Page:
Great Smoky Mountains National Park Proposing Rules For Firewood You Can Bring Into Park
Globalization is not just a sweeping economic trend, but also one involving insects that's been going on for decades, one that is a serious threat to national park forests. At Great Smoky Mountains National Park in North Carolina and Tennessee, officials are taking a step they hope will slow any infestation of non-native insects that can wreak havoc on native forests by proposing a rule that only heat-treated firewood can be brought into the park for campfires.
In recent years more and more national parks --Shenadoah National Park and Sleeping Bear Dunes National Lakeshore, to name two -- have instituted bans on firewood brought into the parks with hopes of slowing the spread of emerald ash borers, a particuarly nasty Asian import that can kill a tree in two years. Eggs the insects lay under the bark of a tree hatch into larva that, in effect, girdle the tree and cut off its nutrient flow. Recent news reports predict that 99 percent of ash forests in the country will be wiped out by the beetle.
Great Smoky's forests also have been attacked by emerald ash borers, and another pest, the Hemlock woolly adelgid, has been the focus of a vigorous control program in the park. Now park officials want to try to slow the spread of these insects into the park by allowing only heat-treated firewood to be brought into the park. If the proposal is adopted, beginning in March 2015, the park would ban the importation of firewood that is not bundled and certified by the USDA or a state agency. Heat-treated wood will be available to purchase from concessioners in many of the campgrounds as well as from private businesses in the communities around the park, a park release said. In addition, visitors may still collect dead and down wood in the park for campfires.
“We are asking visitors to help us protect park forests by ensuring they are using heat-treated firewood,” said acting-Superintendent Cynthia MacLeod. “The Smokies have already lost magnificent stands of chestnut, Fraser fir, and hemlock. We need to do all we can to protect the park from further threats.”
A variety of destructive pests lay eggs or stowaway in firewood. According to park scientists, these insects from Asia and Europe have the potential to devastate over 30 species of hardwood trees native to the park. Movement of firewood has been implicated in the spread of gypsy moth, Dutch elm disease, emerald ash borer, thousand canker disease, Asian longhorned beetle, Sirex woodwasp, golden spotted oak borer, and other native and non-native insect and disease complexes, they add.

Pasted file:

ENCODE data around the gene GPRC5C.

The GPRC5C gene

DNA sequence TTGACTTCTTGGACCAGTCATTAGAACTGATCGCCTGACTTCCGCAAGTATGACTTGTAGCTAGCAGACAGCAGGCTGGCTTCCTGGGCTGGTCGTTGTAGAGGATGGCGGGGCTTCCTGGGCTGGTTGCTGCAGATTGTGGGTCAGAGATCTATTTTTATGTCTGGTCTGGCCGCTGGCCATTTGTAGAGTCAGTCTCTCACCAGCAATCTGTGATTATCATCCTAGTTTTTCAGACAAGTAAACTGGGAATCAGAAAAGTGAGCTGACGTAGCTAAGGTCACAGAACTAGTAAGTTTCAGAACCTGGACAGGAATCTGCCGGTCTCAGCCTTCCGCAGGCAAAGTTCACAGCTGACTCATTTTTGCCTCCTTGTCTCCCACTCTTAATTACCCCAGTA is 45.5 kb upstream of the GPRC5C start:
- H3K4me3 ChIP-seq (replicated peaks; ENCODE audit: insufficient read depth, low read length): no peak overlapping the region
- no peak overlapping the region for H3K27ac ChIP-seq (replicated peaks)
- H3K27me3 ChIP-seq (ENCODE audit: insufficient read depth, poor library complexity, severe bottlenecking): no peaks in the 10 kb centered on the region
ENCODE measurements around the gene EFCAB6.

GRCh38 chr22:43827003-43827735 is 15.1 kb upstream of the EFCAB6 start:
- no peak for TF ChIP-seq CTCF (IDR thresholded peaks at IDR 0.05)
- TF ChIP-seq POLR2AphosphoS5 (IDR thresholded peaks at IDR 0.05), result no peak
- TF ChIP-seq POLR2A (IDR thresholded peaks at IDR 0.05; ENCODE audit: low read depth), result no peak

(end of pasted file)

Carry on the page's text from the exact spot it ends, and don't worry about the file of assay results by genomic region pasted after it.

Numerous stakeholders representing federal and state agencies, conservation organizations, and universities are joining together to develop a national strategy to mitigate the risks associated with movement of firewood, including a public education campaign. National parks throughout the Appalachian region have taken action to limit the spread of insect pests in firewood including, in many cases, the banning of imported firewood. For the past three years, the Smokies has prohibited the importation of firewood from areas quarantined by the USDA Animal Plant Health Inspection Service (APHIS). Current park regulations prohibit the importation of wood and wood products from states (or specific counties in states) quarantined for insects such as emerald ash borer or tree diseases such as thousand canker disease.
Although the new proposed regulation prohibiting the importation of non-certified wood would not take effect until 2015, the park is asking visitors to make the switch to safe firewood now. Heat-treated wood is available from an increasing number of businesses outside the park and staff are working with concessioners within the park to use low-risk wood sources until they are able to make the transition.
A final decision on adopting the new regulation is expected by the end of the year. The public may submit comments by: mail at 107 Park Headquarters Road, Gatlinburg, TN 37738; e-mail at firstname.lastname@example.org; or comment cards available at visitor centers and campgrounds.